- September 14, 2019 3:31 AM
- September 7, 2019 9:15 AM
- October 17, 2020 3:33 AM
In a lengthy televised speech, Hun Sen offered no hint as to which COVID-19 vaccine Cambodia will receive, added that restrictions remain more or less the same and then lashed out at critics.
PHNOM PENH--In a nearly 4-hour televised speech, Prime Minister Hun Sen on Dec. 15 stated that Cambodia would only purchase a COVID-19 vaccine that has been approved by the World Health Organization (WHO). He stopped short of saying which, if any, of the current leading vaccines he planned to acquire.
“I won't accept any vaccines which are not recognized by the World Health Organization, even through donations, as it about people's health,” said Hun Sen as he addressed the nation. “Cambodians are not going to be test subjects for the vaccines of any company or country.”
He went on to say that all Cambodians will receive a COVID-19 vaccine for free and that he intends to buy at least part of the country’s supply through COVAX—the vaccination element of the WHO’s Access to COVID-19 Tools Accelerator.
Started in April 2020 in response to the pandemic, COVAX is an international cooperative platform that brings some 172 governments and at least nine vaccine manufacturers to the negotiating table in an attempt to ensure equitable distribution of a COVID-19 vaccine. This comes amid fears that developing nations will lose out to more economically powerful countries who have already begin pre-ordering large stocks of the existing vaccine candidates.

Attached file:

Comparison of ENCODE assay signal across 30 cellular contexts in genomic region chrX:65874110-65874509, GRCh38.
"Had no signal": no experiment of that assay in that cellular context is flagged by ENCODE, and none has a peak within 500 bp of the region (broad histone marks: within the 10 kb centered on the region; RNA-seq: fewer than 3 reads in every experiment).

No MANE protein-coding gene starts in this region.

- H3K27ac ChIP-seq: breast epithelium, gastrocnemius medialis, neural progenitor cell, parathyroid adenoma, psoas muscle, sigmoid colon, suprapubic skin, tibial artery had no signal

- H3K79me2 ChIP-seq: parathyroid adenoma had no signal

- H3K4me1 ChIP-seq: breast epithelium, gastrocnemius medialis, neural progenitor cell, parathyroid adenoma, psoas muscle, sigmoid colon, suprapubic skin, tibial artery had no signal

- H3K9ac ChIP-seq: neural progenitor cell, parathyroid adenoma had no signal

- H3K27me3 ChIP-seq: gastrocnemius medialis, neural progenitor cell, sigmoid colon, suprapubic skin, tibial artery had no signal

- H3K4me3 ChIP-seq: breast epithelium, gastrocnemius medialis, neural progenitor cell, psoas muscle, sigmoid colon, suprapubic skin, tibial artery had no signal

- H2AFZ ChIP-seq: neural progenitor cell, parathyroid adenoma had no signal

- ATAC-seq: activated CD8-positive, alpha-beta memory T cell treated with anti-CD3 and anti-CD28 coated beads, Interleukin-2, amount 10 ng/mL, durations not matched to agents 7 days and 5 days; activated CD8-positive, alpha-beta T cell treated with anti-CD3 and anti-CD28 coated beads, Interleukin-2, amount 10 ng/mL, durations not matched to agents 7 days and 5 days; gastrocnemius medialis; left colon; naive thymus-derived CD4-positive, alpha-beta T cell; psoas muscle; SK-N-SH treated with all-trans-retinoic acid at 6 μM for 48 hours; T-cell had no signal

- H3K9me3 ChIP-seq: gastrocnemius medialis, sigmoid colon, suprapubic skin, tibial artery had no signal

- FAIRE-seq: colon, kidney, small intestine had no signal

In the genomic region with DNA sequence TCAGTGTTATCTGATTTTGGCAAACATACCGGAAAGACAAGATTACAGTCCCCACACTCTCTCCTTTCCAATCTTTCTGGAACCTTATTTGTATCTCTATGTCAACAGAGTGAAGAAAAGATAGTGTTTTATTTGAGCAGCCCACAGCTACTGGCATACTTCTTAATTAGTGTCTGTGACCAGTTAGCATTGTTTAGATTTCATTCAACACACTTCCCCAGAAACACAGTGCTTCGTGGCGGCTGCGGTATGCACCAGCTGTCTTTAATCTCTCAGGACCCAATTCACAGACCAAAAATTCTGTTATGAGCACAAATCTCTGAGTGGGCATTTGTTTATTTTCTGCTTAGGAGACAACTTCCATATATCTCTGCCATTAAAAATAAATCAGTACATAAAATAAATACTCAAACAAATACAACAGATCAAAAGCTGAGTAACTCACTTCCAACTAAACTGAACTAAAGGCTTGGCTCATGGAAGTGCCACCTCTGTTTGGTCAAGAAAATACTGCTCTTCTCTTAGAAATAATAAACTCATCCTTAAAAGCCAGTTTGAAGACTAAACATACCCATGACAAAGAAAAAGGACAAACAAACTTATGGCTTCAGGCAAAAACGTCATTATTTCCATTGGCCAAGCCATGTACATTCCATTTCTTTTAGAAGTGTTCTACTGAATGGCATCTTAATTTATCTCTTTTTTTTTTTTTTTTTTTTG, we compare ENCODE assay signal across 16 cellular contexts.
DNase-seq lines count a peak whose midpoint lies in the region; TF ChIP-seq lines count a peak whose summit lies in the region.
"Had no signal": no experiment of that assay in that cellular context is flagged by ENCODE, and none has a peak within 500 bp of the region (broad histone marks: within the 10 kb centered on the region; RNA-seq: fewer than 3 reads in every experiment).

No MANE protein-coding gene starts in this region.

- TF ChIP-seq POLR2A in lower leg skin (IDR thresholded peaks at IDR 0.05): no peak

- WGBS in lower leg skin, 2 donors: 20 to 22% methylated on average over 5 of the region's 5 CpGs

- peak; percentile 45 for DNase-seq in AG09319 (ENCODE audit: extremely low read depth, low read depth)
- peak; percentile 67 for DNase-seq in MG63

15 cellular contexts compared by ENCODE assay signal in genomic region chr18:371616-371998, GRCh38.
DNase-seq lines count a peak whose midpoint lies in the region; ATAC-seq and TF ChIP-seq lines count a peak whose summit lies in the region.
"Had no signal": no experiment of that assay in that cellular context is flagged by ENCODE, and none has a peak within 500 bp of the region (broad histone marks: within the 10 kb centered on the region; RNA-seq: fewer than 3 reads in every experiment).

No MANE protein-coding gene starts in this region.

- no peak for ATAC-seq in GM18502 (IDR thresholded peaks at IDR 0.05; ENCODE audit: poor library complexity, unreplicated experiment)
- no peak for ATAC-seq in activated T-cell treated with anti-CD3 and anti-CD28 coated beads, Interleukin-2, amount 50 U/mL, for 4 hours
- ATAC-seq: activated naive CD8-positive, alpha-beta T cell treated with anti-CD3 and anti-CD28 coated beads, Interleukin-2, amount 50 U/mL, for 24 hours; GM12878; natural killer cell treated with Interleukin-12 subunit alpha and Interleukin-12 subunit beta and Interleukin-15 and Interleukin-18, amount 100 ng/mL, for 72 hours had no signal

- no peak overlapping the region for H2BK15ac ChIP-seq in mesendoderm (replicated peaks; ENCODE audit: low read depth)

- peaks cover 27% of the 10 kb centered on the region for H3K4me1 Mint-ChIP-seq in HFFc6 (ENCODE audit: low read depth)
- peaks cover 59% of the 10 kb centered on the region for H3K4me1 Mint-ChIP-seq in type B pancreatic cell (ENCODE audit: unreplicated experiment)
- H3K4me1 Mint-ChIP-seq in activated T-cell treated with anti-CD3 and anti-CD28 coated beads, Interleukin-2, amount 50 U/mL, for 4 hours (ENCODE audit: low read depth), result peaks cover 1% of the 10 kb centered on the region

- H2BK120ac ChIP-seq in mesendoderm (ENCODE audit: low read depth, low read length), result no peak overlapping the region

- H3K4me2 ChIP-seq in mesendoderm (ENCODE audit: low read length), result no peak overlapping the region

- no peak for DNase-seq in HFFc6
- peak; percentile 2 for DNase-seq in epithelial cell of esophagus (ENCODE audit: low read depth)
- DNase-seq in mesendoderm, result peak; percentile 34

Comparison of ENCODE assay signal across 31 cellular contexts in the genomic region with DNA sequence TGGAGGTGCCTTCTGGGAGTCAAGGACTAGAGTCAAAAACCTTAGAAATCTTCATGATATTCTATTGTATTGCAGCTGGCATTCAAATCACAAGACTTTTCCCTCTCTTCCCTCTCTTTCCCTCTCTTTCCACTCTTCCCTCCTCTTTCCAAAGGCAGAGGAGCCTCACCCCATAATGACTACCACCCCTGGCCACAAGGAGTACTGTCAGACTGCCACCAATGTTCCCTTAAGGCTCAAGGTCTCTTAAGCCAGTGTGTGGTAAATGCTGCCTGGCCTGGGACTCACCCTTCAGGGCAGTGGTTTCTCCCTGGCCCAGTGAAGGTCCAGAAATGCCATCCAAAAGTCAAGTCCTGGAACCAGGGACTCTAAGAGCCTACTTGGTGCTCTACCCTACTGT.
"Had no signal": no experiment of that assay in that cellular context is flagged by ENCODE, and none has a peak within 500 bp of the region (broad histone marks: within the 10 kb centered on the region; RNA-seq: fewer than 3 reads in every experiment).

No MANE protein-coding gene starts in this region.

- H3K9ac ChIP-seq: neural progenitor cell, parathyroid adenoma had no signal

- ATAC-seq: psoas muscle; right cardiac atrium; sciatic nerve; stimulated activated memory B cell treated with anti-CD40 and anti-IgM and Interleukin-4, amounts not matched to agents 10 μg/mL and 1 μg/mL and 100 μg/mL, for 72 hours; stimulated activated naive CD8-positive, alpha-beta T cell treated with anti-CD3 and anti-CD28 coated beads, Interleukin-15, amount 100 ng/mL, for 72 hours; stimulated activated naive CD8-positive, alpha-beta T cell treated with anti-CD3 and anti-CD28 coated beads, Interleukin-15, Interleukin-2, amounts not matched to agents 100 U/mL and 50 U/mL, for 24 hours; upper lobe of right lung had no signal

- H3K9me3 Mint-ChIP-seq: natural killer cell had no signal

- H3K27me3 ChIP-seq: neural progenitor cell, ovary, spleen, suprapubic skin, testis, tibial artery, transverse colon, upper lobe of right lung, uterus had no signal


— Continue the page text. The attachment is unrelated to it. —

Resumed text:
Through COVAX, Hun Sen said that Cambodia will receive some 6.4 million doses of a vaccine, enough for roughly 20 percent of the population—as each person will require two doses. He added that Cambodia will receive enough vaccines for 3 percent of the population—some 480,000 people—in COVAX’s first vaccine distribution.
“I instructed Finance Minister Aun Pornmoniroth and Health Minister Mam Bunheng to register as buyers for more vaccines through COVAX as COVAX will not buy any vaccine that hasn’t been recognize by the World Health Organization,” said Hun Sen, adding that he has requested they purchase an additional 1 million doses.
The first recipients of the vaccine have already been identified, including almost 500,000 people.
So far the Cambodian government has received more than $48 million in donations, according to Hun Sen, although no list of donors or donations is publicly available. Cambodia government has set aside $100 million to $200 million for buying vaccines, Hun Sen added.
The government has a budget of about $538 million to fight COVID-19 and rehabilitate the economy, including a $250 million loan from the Asian Development Bank, some $238 from the Japanese International Cooperation Agency and $50 million from the Bank of South Korea, Hun Sen told the nation, but added this does not take into account the government’s savings, the amount of which he did not disclose.
Over the course of his 3 hour 45 minute speech, Hun Sen offered little in the way of new information—COVID-19 restrictions will remain in place while health authorities continue to search for patient zero in the Nov. 28 community outbreak, but he did use some of his national address to lash out at critics.
He noted that people have accused him of being a dictator, but countered that under his rule nobody has officially died of COVID-19. He then went on to say that people in democratic countries had died, despite the virus affecting all countries irrespective of their style of governance.